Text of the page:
Helier de Carteret (1477-1561)
Among other sons, Philippe de Carteret and Margaret Harliston left Helier, Bailly of Jersey in 1515, who, according to Payne's Armorial of Jersey enacted a most prominent part in securing the political and social liberties of his countrymen.
Baker had been succeeded as Governor of the island by Sir Hugh Vaughan, a man of low birth, but of extraordinary courage and martial skill, who, at his first induction into office, had gained the affections of the inhabitants, and become the bosom friend of the family of St Ouen. After a certain period, however, his conduct grew so reprehensible, that the following outrage fanned the resentment of those he had injured to a flame. Sir Hugh had coveted possession of one of the finest estates in the island, that of the Manor of Trinity, and to procure its confiscation from a member of the family of Lempriere, determined that a false charge should be brought against its late owner, Thomas De St Martin, as having been a traitor to England.
As wickedness seldom lacks an instrument, the Governor found a ready one in the person of Raulin Le Marquand, then Attorney-General of the island, who undertook to conduct the case. The alleged proofs were so flimsy that the Bailly, Helier De Carteret, was about to pronounce judgment against the Governor, when Sir Hugh, finding the case about to be decided against him, rose, and, after using most violent and threatening language to the Jurats, clapped his hand to his sword, exclaiming that if the Bailly did not deliver judgment in his favour, he would run him through.
Courthouse doors opened
The intrepid magistrate rose instantly and ordered the doors of the Courthouse to be thrown open (for at that time justice was administered privately), when the populace, crowding in, were awe-stricken to see the brave and unscrupulous Governor in the grasp of their Bailly, who, with his dagger at the throat of Vaughan, delivered a just sentence, and condemned Le Marquand, as having failed to prove his allegation.
Subsequently, however. Sir Hugh, by his influence with Cardinal Wolsey, caused Helier De Carteret to be involved in a long and expensive lawsuit in London, touching questions arising from this quarrel. He received, however, tardy justice from the Cardinal, through the intercession of the Duke of Norfolk, Lord High Treasurer, and Sir William Compton, whose friendship he had secured ; in connection, too, with the favourable effect de Carteret's firmness and courage had produced upon the Minister, when pleading before him in the Star Chamber. The King, to whom he was presented, and whose taste for fieldsports made him appreciate several ingenious inventions that Helier De Carteret had made in weapons of the chase, treated him as a friend, and conferred on him, as a special mark of favour, the fief of St Germain with its dependencies.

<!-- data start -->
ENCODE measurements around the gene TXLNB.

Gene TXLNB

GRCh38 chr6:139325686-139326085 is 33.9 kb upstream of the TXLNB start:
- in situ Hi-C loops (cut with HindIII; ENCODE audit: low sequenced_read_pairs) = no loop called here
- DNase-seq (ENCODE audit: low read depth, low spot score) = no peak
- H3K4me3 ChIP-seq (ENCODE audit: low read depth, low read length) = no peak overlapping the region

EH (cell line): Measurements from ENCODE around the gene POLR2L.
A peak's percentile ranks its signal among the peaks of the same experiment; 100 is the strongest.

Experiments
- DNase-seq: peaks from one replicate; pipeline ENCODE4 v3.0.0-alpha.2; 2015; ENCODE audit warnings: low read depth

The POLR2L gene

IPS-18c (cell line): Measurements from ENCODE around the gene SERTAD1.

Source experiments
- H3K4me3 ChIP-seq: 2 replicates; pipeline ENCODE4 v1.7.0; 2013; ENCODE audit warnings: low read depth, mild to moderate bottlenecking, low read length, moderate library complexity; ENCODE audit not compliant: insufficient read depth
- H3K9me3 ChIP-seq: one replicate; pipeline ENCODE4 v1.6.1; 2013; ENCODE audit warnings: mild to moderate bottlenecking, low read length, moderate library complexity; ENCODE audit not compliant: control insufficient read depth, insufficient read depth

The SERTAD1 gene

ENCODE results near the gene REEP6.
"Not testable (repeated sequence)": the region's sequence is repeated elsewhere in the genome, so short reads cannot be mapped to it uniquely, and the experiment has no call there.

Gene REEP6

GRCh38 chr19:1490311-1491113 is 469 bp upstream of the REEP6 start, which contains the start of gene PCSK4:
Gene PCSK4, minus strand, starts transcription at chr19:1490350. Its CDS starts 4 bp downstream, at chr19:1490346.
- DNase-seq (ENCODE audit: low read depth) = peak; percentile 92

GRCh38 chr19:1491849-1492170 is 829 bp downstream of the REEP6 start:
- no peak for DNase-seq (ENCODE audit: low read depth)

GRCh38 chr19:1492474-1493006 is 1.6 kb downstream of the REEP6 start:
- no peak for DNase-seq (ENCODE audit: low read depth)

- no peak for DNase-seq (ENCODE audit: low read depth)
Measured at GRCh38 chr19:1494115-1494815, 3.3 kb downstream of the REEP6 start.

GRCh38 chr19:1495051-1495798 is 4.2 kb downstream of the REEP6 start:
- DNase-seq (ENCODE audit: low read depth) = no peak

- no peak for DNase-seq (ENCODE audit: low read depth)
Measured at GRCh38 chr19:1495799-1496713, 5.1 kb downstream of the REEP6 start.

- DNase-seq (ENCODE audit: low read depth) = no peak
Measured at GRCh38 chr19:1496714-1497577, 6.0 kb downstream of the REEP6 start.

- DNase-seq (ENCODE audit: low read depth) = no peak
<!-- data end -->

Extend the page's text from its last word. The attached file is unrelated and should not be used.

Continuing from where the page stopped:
After having placed several of his brothers advantageously in positions of trust at Court, he returned to Jersey, where he narrowly escaped being murdered by one Jasper Penn, a creature of Sir Hugh Vaughan, who had usurped the office of Bailly during his absence. He was among the most prominent Reformers of Jersey, and to him are his countrymen indebted for the exemption of being obliged to plead before the ordinary Courts of Law in England.
From a dread of the extension of the plague, which devastated the island in 1623, he is said, in compliance with a then prevalent, but erroneous, idea that paper and parchment were easy means of conveying infection, to have caused the Records of the Baillywick to be burnt ; a circumstance that may account for the scarcity of mediaeval documents in the island, and which often forms an insuperable bar to the progress of the local historian and genealogist.
He died in 1560, leaving an only daughter and heiress, Margaret, who was the wife, successively, of Clement Dumaresq, Seigneur of Samares, and of her cousin, Helier De Carteret, Seigneur of St Ouen.
This is not quite the full picture of Helier’s family, however. ‘’The Jersey Biographical Dictionary’’ contains an entry for Edouard de Carteret, illegitimate son of Helier the Bailiff, stating he was born in 1518. The story given is that Helier was due to marry one English woman, but on the day of the marriage, and after he had spent the night with her, he went and married another English woman in another county. Edouard was the child of the woman left at the altar, and when Edouard was weaned he was sent to Helier to raise. The entry on the Bailiff says that Edouard was first born, albeit illegitimate, and that Marguerite, wife of Clement Dumaresq and the younger Helier of St Ouen, was child of the first marriage that did take place. If 1518 is correct and the sequence of events is correct, then Marguerite de Carteret was born after 1518.
The Dictionary gives Jehanne Colles as a second wife and states that Helier the Bailiff fathered her son Hugh when he was quite old and that he stayed with her brother Humphrey Colles during one of the legal wrangles. However, other sources show Jehanne Colles as the woman Helier married in England, who came to Jersey with him but subsequently left and remarried.